Due to Tor’s system of encryption between the servers or relays that make up its network, web browsing can be a much slower experience than on the open web.

In order to achieve higher speeds, HORNET uses “source-selected paths and shared keys between endpoints and routers to support [anonymous communication]”, meaning that data is not encrypted as often as Tor, but still remains anonymous.

According to its creators, HORNET is also less vulnerable to attacks that have been used to reveal the identity of Tor users. The Tor Project has declined to comment on HORNET until the research has been peer-reviewed.


Vawtrak Banking Malware Hides Its Servers in Tor

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Some variants of Vawtrak banking Trojan, also known as Neverquest, have been found to hide their command and control (C&C) servers in Tor anonymity network, making the cybercriminal operation more difficult to disrupt.

Most versions of the malware rely on hard-coded IP addresses for the C&C, but this approach makes the domains used to deliver commands to the infected machine easy to discover via threat analysis techniques.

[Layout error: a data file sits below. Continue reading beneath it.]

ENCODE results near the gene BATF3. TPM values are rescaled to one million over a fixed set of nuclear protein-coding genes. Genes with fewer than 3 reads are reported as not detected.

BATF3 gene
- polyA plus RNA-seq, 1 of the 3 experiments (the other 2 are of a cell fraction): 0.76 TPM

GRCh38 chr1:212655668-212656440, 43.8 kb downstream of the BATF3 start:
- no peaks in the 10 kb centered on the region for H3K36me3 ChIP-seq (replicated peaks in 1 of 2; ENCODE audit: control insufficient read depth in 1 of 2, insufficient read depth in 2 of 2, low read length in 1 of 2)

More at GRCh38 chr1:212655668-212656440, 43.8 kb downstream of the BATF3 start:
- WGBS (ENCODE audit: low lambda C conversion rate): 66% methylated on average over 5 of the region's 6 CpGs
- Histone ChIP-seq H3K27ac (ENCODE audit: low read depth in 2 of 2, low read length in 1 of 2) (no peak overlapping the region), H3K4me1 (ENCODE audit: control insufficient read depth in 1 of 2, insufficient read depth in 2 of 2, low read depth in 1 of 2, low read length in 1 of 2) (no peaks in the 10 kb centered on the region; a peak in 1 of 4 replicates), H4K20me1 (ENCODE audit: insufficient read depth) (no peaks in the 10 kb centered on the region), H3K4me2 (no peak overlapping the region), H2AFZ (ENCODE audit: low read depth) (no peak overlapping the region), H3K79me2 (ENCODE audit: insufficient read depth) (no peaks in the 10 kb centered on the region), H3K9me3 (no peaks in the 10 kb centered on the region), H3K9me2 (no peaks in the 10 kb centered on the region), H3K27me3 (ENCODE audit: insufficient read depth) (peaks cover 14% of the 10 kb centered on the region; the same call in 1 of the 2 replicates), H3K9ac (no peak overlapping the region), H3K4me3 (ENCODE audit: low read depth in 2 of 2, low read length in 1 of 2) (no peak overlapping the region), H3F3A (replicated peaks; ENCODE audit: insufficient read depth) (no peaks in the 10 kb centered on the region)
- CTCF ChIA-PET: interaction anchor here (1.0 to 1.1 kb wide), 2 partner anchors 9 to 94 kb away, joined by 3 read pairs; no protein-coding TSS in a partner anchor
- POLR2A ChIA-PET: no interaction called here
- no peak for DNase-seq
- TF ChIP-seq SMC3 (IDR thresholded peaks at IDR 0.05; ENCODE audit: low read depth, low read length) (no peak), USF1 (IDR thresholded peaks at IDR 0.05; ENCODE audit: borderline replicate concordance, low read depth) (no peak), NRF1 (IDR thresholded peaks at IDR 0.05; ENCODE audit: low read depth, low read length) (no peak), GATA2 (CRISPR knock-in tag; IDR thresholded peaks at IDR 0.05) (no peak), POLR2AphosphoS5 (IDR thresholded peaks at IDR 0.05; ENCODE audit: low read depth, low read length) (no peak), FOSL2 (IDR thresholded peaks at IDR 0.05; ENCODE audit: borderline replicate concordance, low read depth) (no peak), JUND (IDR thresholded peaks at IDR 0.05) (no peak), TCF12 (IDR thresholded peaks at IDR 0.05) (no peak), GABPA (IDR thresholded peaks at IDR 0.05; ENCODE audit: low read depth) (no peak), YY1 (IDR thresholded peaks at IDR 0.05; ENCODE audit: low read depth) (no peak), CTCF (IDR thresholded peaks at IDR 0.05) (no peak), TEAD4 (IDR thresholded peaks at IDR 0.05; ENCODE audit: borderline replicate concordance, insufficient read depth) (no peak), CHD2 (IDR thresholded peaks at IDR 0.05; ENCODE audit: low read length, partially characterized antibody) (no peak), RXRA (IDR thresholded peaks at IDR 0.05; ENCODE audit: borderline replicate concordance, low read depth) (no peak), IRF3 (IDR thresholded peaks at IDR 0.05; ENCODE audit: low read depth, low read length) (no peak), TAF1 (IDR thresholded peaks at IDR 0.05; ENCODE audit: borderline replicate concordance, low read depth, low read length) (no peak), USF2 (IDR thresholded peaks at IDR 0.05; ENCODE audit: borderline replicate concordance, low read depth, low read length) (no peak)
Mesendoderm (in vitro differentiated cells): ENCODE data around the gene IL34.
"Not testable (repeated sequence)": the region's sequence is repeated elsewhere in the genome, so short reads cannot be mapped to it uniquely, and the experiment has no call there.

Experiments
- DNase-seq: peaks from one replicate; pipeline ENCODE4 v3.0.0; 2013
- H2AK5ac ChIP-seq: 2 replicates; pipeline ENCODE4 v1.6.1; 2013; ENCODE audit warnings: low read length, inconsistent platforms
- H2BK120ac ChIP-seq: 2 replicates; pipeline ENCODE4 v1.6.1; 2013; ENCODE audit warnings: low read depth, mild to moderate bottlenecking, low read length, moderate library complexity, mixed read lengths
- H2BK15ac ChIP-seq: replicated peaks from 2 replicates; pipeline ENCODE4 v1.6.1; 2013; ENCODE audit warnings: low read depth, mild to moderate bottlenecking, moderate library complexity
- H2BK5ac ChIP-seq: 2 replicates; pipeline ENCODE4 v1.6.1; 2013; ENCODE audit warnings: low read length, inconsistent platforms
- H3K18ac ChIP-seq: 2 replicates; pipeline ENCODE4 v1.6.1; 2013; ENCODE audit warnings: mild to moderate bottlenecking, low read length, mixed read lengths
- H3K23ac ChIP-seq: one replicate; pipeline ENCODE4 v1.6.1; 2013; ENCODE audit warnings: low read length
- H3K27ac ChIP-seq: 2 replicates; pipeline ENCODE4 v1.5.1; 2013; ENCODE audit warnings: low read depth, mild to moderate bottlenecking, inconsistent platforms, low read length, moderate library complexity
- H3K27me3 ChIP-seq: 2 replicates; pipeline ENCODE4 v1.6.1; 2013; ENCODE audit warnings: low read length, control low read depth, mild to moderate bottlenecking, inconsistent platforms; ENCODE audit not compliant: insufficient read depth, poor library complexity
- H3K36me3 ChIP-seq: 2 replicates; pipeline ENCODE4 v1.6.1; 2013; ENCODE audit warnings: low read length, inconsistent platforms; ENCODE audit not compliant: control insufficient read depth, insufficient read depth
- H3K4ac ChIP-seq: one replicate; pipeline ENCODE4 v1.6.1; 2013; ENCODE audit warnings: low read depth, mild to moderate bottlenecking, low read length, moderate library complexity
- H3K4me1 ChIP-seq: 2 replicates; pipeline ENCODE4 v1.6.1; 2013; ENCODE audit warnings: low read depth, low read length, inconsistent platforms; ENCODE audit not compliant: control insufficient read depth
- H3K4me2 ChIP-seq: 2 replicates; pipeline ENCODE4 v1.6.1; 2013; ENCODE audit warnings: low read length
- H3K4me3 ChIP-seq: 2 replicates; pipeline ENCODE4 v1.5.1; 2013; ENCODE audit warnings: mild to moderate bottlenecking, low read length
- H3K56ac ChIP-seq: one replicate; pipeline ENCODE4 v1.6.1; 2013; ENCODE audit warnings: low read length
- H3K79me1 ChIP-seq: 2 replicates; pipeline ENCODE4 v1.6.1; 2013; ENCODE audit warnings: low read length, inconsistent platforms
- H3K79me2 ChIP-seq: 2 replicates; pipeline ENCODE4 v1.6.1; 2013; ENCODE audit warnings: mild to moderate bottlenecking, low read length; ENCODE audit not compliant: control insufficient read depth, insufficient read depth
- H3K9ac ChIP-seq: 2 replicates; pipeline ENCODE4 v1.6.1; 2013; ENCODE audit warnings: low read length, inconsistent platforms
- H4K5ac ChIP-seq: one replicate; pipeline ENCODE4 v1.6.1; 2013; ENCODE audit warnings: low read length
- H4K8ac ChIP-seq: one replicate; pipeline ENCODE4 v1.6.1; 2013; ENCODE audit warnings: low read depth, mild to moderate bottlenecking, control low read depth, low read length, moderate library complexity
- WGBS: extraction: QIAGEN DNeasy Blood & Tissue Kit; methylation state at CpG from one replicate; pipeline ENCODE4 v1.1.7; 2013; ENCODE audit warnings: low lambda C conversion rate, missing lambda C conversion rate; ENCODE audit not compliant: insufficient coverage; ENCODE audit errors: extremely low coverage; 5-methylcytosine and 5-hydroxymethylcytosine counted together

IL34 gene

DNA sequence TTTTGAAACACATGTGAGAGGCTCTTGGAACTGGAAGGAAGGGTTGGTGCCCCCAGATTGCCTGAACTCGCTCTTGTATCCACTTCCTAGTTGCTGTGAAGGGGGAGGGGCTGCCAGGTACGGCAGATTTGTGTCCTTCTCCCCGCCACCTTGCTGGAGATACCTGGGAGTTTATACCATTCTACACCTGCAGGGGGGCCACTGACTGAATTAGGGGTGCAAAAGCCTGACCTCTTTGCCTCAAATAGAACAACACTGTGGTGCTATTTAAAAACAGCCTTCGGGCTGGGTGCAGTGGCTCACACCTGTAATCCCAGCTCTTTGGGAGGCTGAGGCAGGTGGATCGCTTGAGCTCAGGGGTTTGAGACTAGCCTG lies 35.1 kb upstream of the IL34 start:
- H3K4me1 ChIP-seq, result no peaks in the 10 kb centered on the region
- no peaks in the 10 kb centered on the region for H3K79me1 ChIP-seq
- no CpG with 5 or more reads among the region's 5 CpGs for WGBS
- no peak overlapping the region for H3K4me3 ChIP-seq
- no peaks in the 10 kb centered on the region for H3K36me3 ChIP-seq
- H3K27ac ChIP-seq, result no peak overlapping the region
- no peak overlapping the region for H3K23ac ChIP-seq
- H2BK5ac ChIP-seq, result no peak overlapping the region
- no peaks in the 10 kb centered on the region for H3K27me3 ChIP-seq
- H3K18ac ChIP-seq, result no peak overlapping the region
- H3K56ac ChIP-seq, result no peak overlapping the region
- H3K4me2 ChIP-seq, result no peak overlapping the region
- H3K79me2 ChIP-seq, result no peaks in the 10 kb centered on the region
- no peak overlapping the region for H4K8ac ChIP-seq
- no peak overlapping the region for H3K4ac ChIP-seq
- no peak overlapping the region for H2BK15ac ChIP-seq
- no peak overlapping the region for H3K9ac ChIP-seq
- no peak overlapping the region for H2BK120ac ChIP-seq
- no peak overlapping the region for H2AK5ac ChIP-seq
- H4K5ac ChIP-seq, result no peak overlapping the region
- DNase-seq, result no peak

DGA is not foolproof

A different mechanism for making Vawtrak more resilient to takedown efforts involves a domain generation algorithm, which creates a set of domain names the malware contacts to receive commands.

Cybercriminals register only a small number of them because Vawtrak will check each of them until the appropriate response is received.

Raul Alvarez from Fortinet explains how the process works for this piece of malware, saying that Vawtrak’s code includes multiple DWORD values matching different domain names.

Vawtrak Banking Malware Hides Its Servers in Tor
Vawtrak Banking Malware Hides Its Servers in Tor

“Each DWORD value is a seed used to generate the domain name. These seeds are stored as fixed values within the malware code, thereby producing the same pseudo-randomized domain names. To generate the corresponding domain name, Vawtrak uses the seed to generate the pseudo-randomized characters of the domain name,” he says in a blog post.

However, this technique is not infallible because researchers can break the algorithm and find the strings generated.

Tor2Web proxy used to access hidden services